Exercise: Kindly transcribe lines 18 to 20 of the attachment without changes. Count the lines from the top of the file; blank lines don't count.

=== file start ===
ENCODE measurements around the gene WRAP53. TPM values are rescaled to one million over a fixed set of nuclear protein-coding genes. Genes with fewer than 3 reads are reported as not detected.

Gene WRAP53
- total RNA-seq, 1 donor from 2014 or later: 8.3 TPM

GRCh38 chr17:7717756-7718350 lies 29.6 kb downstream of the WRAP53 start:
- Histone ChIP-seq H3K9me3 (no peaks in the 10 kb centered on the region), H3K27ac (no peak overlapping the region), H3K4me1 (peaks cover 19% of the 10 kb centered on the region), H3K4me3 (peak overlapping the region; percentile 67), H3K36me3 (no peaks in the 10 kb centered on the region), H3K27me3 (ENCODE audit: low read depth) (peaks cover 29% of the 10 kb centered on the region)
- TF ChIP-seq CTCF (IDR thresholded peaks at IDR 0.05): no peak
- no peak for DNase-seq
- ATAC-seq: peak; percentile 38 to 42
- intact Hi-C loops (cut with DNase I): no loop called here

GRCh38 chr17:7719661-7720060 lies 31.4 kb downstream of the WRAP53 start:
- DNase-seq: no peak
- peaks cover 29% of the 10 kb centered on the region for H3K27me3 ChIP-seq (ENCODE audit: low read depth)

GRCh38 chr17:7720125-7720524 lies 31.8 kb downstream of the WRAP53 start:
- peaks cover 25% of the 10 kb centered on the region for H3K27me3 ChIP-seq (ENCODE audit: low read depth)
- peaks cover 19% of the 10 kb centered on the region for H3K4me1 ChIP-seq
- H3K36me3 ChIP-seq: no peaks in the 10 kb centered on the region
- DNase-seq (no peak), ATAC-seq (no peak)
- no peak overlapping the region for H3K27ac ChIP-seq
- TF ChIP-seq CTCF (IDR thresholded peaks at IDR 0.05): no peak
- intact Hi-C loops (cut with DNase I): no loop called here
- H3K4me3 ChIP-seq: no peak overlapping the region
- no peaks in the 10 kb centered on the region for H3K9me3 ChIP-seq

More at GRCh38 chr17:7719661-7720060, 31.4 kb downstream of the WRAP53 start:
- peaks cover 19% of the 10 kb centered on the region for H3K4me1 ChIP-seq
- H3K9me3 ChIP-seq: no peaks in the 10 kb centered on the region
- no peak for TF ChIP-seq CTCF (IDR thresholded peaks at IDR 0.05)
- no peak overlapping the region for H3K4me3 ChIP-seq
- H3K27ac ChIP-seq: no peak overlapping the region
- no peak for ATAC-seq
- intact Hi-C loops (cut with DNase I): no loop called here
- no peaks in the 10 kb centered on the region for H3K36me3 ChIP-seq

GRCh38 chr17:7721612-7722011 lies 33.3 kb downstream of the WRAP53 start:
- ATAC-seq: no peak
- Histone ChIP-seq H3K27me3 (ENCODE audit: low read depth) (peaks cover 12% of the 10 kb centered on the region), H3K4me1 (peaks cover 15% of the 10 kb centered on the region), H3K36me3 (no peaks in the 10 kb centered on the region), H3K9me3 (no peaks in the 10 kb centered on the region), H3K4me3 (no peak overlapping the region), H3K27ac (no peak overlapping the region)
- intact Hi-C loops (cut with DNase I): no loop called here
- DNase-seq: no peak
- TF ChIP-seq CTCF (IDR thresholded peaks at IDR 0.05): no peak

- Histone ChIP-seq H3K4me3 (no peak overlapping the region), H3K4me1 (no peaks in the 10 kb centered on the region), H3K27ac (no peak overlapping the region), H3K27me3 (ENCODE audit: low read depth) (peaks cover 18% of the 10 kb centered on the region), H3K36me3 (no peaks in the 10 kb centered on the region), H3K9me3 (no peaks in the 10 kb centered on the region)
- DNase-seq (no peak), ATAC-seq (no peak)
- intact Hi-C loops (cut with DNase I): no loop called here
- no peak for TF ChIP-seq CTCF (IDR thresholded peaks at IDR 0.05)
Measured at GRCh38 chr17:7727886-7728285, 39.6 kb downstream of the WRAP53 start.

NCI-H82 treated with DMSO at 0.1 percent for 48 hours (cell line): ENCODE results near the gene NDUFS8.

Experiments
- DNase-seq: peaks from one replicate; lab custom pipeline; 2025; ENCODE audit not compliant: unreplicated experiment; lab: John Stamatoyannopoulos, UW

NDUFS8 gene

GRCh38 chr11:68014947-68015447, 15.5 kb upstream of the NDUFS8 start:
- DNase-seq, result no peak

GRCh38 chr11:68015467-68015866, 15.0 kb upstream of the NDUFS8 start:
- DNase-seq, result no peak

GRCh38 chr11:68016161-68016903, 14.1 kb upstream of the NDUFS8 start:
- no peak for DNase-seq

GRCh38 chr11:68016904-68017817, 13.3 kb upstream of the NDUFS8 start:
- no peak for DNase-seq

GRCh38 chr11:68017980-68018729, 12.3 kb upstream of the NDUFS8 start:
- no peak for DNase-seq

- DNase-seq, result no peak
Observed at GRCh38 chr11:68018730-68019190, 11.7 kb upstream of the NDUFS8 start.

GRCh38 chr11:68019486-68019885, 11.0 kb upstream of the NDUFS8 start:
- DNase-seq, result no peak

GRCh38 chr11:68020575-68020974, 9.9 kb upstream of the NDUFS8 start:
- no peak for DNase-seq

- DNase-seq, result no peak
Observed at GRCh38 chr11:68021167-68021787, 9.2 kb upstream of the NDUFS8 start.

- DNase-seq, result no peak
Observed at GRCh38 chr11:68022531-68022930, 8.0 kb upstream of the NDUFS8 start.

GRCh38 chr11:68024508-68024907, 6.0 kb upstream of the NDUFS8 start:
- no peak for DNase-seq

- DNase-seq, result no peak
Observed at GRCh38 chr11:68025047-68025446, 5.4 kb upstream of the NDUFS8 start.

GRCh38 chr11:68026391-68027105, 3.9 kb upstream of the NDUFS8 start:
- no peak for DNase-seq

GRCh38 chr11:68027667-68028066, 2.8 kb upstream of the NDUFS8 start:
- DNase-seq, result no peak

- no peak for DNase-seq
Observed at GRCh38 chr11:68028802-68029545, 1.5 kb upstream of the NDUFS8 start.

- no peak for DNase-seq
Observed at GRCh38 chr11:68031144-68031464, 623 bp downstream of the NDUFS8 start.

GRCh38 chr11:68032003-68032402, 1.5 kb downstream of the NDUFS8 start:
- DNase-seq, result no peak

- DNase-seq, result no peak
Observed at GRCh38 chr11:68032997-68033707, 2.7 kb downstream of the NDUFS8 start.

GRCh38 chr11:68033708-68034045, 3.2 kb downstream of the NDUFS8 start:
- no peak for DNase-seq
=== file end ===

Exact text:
- no peak overlapping the region for H3K27ac ChIP-seq
- TF ChIP-seq CTCF (IDR thresholded peaks at IDR 0.05): no peak
- intact Hi-C loops (cut with DNase I): no loop called here